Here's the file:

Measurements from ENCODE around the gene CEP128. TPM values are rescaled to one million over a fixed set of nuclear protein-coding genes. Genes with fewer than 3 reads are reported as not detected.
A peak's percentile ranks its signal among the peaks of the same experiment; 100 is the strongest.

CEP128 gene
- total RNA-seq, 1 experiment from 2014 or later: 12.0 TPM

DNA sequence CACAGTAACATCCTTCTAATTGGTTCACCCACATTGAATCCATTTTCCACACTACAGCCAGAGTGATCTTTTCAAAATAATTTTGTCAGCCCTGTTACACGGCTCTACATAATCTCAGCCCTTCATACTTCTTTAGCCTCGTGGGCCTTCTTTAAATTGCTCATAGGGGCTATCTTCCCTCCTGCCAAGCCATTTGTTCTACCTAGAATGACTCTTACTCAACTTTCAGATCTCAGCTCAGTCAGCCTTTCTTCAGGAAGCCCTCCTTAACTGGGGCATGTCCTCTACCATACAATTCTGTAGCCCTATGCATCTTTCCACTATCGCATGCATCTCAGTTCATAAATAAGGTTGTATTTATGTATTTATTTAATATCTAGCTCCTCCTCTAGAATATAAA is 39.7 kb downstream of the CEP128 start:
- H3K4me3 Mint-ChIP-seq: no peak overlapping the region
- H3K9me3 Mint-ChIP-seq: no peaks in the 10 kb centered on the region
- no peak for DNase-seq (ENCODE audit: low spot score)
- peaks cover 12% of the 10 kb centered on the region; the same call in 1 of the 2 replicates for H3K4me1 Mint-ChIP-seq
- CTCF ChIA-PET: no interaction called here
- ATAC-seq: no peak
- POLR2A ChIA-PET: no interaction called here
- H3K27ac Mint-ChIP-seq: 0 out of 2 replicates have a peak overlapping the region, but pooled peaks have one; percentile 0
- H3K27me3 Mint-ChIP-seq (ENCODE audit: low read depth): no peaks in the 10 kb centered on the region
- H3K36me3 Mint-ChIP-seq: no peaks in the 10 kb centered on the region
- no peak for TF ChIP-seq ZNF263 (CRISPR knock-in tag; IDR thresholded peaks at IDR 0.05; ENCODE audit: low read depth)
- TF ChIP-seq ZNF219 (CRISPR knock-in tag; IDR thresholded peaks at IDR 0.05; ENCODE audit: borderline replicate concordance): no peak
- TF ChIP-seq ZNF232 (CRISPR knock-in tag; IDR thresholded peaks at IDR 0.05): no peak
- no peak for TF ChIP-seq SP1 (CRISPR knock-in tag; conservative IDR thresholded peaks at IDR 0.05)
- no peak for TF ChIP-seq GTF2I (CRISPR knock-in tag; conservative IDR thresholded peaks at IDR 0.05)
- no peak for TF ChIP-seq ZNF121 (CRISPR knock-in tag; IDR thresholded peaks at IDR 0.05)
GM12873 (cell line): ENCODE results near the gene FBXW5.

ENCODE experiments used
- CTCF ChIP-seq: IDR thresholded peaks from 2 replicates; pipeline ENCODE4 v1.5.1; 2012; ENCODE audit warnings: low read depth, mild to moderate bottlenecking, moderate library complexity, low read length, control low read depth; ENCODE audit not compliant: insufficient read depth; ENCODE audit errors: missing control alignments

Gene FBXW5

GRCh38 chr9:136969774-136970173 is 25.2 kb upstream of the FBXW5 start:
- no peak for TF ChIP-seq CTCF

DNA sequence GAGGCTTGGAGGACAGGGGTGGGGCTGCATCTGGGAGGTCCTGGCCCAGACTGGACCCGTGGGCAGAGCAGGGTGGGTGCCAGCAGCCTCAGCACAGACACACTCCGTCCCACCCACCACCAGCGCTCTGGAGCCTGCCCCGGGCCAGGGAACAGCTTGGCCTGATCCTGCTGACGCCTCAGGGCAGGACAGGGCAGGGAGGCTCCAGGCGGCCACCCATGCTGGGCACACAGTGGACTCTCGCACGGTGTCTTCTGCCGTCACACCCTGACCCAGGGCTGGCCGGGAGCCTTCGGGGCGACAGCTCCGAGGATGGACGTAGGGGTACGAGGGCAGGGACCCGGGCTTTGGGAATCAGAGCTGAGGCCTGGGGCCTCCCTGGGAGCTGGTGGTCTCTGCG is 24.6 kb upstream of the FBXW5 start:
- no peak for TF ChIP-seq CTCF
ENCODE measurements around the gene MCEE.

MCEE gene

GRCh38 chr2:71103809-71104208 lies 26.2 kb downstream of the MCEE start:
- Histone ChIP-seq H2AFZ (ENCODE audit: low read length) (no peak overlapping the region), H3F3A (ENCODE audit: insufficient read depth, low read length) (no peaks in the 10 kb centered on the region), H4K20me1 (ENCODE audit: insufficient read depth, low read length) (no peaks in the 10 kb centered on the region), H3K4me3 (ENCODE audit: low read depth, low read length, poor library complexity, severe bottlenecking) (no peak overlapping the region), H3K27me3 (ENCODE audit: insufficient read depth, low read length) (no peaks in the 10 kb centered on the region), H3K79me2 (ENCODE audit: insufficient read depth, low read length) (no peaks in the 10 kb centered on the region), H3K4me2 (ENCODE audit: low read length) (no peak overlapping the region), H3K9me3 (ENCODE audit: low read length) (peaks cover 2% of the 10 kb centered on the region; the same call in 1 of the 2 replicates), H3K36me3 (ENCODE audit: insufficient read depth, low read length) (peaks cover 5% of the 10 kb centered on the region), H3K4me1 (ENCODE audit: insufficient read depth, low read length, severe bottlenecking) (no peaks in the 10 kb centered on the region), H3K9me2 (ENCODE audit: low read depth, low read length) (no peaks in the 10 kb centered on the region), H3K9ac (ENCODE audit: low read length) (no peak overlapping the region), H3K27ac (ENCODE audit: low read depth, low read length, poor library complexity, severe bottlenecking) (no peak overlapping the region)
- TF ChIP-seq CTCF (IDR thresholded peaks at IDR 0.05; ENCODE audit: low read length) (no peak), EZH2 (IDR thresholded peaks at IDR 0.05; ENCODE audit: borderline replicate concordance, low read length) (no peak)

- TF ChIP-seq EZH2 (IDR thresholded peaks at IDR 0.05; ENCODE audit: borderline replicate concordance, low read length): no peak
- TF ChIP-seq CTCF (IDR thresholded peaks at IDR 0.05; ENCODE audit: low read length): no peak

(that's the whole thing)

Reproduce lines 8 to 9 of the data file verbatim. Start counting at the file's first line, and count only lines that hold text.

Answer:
- no peak for DNase-seq (ENCODE audit: low spot score)
- peaks cover 12% of the 10 kb centered on the region; the same call in 1 of the 2 replicates for H3K4me1 Mint-ChIP-seq